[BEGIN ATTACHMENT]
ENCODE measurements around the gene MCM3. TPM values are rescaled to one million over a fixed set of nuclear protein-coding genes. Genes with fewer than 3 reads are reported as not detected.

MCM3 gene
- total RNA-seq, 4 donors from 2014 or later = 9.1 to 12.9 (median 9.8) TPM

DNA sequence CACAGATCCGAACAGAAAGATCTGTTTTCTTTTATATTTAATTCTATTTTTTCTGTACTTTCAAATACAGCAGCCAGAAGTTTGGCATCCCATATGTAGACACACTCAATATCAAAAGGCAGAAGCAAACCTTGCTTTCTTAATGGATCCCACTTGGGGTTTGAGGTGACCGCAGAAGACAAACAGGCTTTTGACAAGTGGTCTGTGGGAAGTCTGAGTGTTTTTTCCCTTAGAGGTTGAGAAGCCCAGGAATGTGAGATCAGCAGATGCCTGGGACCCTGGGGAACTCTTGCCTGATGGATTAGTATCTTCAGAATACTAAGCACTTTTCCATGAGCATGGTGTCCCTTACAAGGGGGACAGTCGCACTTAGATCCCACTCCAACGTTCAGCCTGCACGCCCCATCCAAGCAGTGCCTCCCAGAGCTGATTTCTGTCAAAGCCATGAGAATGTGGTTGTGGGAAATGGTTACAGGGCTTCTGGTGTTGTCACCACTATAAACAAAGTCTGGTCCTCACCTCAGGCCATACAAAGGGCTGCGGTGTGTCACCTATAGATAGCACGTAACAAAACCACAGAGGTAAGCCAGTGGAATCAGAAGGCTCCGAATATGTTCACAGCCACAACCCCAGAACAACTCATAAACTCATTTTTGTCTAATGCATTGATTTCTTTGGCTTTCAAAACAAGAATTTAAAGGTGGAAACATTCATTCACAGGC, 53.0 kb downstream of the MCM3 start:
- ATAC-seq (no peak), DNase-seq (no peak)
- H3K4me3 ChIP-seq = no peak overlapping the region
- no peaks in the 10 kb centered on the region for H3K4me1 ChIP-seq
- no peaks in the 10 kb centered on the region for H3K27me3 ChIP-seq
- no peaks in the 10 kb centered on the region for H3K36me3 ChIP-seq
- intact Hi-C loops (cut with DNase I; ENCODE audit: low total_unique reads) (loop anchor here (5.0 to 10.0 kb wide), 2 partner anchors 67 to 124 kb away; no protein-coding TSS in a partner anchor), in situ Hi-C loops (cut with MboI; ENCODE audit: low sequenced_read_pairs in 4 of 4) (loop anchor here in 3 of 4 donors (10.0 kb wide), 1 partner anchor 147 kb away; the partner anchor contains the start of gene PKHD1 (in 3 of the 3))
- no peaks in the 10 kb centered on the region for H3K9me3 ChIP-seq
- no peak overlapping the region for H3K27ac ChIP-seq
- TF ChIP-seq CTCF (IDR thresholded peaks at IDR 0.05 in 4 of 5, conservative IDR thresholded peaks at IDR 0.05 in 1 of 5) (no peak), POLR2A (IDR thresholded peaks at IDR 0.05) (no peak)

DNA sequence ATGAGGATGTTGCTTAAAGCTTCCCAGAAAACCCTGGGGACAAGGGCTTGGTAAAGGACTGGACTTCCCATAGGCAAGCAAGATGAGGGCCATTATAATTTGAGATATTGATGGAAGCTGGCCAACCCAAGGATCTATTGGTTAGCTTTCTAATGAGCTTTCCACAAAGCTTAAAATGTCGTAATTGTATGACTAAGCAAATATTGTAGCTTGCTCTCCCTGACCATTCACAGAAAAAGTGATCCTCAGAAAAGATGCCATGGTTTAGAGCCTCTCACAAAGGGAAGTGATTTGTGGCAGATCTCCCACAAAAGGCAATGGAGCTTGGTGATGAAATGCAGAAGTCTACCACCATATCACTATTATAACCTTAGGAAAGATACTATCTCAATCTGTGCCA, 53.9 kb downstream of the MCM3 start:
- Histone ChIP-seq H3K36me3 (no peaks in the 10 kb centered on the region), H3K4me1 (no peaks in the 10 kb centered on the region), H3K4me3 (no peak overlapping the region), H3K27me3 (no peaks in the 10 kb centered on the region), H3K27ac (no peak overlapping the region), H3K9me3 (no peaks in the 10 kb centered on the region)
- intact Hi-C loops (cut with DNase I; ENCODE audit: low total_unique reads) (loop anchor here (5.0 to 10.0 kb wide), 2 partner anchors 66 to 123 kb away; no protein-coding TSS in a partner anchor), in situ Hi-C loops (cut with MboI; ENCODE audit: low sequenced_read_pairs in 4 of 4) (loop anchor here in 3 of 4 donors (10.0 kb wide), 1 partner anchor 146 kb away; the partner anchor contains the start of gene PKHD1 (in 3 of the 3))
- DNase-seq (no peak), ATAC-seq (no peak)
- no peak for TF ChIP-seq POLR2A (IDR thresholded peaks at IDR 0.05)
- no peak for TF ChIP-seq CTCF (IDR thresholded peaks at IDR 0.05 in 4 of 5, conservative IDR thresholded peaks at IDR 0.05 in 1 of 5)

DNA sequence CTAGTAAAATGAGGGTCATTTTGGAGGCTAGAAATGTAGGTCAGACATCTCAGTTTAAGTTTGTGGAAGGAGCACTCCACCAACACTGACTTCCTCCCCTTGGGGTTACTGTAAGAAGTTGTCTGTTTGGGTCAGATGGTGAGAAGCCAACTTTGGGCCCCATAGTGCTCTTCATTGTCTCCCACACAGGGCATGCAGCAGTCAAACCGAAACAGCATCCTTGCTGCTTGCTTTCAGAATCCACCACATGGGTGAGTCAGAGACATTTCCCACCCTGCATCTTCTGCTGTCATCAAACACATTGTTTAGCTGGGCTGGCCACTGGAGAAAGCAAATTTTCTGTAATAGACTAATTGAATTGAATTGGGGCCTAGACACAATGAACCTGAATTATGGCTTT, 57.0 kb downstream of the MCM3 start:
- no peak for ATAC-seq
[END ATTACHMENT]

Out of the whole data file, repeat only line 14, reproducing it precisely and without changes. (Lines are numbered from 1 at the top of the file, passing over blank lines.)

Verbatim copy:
DNA sequence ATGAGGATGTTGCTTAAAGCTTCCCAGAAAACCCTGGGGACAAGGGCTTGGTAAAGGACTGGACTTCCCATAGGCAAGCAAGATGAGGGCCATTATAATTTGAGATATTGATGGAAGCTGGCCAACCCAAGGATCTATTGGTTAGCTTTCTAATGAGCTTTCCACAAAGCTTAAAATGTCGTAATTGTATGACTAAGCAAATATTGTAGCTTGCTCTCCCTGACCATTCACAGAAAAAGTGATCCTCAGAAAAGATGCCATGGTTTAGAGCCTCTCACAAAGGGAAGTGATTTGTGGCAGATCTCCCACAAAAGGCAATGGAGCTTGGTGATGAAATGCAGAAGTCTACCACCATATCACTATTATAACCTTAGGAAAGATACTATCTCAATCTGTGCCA, 53.9 kb downstream of the MCM3 start: